“When the students are using the school network, we have to be careful so they don’t bring virus into our network,” said Brody Boucher, Grand Ledge School Board president. “We have the ability to block some content.”


Since new cellphones and portable technological gadgets became popular, school officials believe that students should be able to find information quickly and have it at their fingertips.

Boucher said the high school wants to partly implement the “flipped classroom” model, in which the students find the information they need, and the teachers assist them in that area.

“We’re not there yet and we don’t know if we want to be like that all the time, but it’s a way for teachers to facilitate the learning,” he said.

Grand Ledge residents believe in the Second Amendment

By Mayara Sanches
Grand Ledge Gazette staff writer

Gun control video

GRAND LEDGE — Although no major issues have happened in the city of Grand Ledge, the city’s police department continues to enforce the state laws about gun ownership and control.

The police chief together with the police officers patrol the city to make sure every resident is abiding to the laws when they are dealing with drugs. When citizens want to buy guns, background checks are conducted at the department building as well.

“The state laws are the state laws, there’s nothing special about firearms laws — they’ve been on the works for years, they’ve changed,” said Police Chief Martin Underhill.


The state laws are the local laws, Underhill said, and the police does its job to keep the citizens safe and out of harm from an object that is a lethal weapon — a gun.

“If people are abiding by the laws, then it’s not an issue for us, and if they’re breaking the laws then we’ll take action — perhaps their actions are inappropriate for arrest if the law requires,” he said.

Green infrastructure projects improve Grand Ledge recreation and quality of life

By Hannah Watts
Grand Ledge Gazette staff writer

GRAND LEDGE — Green infrastructure is increasingly relevant to Michigan, the region and the country. With five Great Lakes and two peninsulas, Michigan represents connectivity.

“Many people think green infrastructure has to do with just energy, but really green infrastructure is any infrastructure that is sensitive to the environment,” said Jon Bayless, Grand Ledge city administrator.

With green infrastructure improvements well underway in Grand Ledge, such as possible dam deconstruction, recreational trail extensions and rain gardens, community support is essential.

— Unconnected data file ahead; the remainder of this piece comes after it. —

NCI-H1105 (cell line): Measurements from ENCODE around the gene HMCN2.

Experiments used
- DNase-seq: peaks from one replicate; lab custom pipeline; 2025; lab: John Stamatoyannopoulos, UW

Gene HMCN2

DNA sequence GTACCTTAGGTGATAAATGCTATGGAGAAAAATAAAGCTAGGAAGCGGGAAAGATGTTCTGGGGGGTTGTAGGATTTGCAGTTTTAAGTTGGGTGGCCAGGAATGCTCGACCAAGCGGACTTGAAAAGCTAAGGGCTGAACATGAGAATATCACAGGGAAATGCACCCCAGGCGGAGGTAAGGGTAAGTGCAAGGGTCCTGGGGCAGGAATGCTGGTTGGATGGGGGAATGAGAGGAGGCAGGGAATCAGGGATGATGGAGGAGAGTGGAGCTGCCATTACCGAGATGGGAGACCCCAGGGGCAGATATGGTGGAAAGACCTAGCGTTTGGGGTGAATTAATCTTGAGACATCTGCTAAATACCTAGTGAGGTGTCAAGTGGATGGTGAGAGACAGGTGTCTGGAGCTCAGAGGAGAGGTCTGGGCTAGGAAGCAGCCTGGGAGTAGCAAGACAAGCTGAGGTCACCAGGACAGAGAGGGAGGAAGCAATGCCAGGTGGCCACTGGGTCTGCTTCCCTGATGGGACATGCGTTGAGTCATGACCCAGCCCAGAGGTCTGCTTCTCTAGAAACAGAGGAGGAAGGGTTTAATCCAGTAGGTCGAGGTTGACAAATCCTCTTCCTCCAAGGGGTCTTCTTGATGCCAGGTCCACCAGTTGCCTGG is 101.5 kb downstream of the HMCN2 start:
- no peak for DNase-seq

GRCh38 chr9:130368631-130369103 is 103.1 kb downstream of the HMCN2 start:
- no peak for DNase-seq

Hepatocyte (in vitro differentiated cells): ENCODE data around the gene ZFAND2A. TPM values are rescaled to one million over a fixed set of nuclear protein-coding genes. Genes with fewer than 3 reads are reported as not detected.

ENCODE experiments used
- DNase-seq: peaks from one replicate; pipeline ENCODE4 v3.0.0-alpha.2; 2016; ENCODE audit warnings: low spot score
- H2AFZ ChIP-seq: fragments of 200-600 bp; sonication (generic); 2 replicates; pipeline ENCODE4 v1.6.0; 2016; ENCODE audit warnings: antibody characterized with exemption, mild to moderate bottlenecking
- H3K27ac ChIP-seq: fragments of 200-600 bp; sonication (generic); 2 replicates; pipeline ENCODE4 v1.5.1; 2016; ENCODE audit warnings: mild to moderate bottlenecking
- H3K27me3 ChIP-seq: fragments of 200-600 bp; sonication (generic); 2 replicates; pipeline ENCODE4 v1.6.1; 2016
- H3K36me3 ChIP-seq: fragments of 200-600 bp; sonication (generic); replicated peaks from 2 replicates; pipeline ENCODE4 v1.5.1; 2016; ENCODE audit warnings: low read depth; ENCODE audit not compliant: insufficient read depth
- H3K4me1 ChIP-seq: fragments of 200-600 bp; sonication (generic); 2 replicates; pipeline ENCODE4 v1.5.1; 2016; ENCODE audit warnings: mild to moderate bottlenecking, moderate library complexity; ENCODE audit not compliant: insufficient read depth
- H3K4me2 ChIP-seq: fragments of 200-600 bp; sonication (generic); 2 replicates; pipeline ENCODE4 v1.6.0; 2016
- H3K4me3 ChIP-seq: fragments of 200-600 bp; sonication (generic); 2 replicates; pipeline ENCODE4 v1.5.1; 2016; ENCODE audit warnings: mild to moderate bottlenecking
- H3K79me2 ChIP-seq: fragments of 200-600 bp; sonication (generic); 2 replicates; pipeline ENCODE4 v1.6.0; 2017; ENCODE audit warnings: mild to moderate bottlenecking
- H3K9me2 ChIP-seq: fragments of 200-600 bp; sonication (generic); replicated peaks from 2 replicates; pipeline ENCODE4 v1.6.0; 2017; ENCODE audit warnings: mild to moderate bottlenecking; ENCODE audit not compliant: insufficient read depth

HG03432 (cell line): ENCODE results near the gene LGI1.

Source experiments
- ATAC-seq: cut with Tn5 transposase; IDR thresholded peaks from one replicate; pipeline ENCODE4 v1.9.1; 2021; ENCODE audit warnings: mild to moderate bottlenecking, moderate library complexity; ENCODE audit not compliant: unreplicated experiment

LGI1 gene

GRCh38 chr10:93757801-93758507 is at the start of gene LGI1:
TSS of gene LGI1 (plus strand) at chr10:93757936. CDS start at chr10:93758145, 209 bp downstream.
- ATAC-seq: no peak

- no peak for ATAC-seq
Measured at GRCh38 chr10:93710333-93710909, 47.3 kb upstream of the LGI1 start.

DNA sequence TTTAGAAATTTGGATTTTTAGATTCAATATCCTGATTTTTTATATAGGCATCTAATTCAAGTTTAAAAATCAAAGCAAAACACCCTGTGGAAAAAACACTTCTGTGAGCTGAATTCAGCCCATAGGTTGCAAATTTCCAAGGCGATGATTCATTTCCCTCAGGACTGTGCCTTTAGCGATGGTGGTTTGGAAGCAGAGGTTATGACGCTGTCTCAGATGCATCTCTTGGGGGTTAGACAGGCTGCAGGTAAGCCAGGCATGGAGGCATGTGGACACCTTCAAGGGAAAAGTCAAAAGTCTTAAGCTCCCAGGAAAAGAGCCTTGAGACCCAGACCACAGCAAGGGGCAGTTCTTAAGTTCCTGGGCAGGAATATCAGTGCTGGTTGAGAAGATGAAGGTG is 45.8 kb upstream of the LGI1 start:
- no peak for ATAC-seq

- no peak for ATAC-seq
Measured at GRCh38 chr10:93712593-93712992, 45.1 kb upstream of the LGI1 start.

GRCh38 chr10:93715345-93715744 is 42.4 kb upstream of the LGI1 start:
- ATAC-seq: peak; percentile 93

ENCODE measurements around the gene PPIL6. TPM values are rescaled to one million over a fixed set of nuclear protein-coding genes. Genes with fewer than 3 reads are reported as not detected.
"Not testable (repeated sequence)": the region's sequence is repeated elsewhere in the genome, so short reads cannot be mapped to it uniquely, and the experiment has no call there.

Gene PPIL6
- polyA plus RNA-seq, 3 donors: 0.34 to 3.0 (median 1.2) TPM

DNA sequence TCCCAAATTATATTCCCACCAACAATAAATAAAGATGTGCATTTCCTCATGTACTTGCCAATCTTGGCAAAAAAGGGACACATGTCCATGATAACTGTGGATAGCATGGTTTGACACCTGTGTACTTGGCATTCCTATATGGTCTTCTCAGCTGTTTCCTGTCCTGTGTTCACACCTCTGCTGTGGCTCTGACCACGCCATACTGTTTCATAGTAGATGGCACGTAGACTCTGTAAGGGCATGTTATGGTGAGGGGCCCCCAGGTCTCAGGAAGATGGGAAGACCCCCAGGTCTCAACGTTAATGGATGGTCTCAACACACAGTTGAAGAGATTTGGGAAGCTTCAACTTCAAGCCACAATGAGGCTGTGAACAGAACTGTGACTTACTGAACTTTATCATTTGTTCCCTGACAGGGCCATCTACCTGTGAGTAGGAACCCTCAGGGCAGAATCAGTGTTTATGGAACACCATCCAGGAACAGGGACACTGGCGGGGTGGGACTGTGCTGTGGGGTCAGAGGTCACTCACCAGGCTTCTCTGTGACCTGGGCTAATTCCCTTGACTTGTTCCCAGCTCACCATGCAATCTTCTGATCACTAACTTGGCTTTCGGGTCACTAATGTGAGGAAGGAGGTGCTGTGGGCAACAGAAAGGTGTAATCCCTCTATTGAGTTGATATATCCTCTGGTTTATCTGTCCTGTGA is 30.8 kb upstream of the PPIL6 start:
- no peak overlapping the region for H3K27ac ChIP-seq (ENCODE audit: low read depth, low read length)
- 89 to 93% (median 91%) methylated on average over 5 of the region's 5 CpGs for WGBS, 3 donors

“The community has been very supportive of locally-initiated and state-mandated efforts to build and maintain a green infrastructure,” said Kalmin Smith, mayor of Grand Ledge. “The primary green interest of Grand Ledgers is to protect and improve the quality of water in the Grand River which flows through the city.”

Grand Ledge: Not your typical small town

By Melissa Delekta
Grand Ledge Gazette staff writer

GRAND LEDGE – When Mayor Kalmin Smith and his wife moved in 1996 from Okemos to Grand Ledge, they were looking for a small town feel. They found exactly what suited their style, and so have many others.

Grand Ledge residents enjoy Lick-ity Split on a spring day. Photo by: Melissa Delekta

Grand Ledge residents enjoy Lick-ity Split on a spring day. Photo by: Melissa Delekta

Same sex married couples will remain ineligible for state benefits

By Halie Woody
Grande Ledge Gazette staff writer

When Ann Arbor resident Paula Weber got legally married in March, along with 300 plus couples, her celebration was quickly met with despair when a stay was issued.

Washtenaw County is just one of the counties that opened up to marry same sex couples

Washtenaw County is just one of the counties that opened up to marry same sex couple

The immediate stay placed Weber and her partner in a legal limbo. The couple was now eligible for federal benefits but no state. Both of the two are self-employed and this put the future of their business in jeopardy.

“Our home is the location of our business, and is our primary investment for the last 18 years as homeowners,” Weber said. “Even though we have joint ownership of our home, if one of us dies our share would not pass to the surviving owner (spouse) without an inheritance tax.”

Despite being legally married the couple would not be treated the same way a heterosexual couple would under the circumstances of death.